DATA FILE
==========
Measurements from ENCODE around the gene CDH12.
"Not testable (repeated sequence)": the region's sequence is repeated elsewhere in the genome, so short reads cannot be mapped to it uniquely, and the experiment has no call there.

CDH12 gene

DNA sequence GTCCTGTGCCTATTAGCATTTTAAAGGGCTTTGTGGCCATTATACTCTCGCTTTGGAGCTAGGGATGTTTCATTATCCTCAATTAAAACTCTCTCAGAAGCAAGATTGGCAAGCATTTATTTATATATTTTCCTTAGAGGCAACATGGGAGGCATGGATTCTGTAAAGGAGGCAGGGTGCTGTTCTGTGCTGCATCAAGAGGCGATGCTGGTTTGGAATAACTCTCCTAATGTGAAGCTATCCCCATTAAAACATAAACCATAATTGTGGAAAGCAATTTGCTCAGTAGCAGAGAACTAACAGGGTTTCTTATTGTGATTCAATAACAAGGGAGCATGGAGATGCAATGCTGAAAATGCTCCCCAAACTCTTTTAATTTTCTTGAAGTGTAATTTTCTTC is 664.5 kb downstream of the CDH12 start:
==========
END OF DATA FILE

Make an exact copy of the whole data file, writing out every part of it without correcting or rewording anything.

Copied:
Measurements from ENCODE around the gene CDH12.
"Not testable (repeated sequence)": the region's sequence is repeated elsewhere in the genome, so short reads cannot be mapped to it uniquely, and the experiment has no call there.

CDH12 gene

DNA sequence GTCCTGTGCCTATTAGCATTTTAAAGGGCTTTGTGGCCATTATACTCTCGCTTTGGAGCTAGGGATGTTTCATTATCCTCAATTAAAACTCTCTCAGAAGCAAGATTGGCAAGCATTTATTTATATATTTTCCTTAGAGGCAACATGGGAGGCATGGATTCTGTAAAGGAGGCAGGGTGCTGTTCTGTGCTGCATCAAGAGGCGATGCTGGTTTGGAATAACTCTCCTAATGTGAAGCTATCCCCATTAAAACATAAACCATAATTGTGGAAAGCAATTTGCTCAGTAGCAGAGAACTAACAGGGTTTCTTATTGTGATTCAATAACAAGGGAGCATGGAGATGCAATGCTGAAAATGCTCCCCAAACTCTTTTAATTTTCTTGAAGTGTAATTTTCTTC is 664.5 kb downstream of the CDH12 start: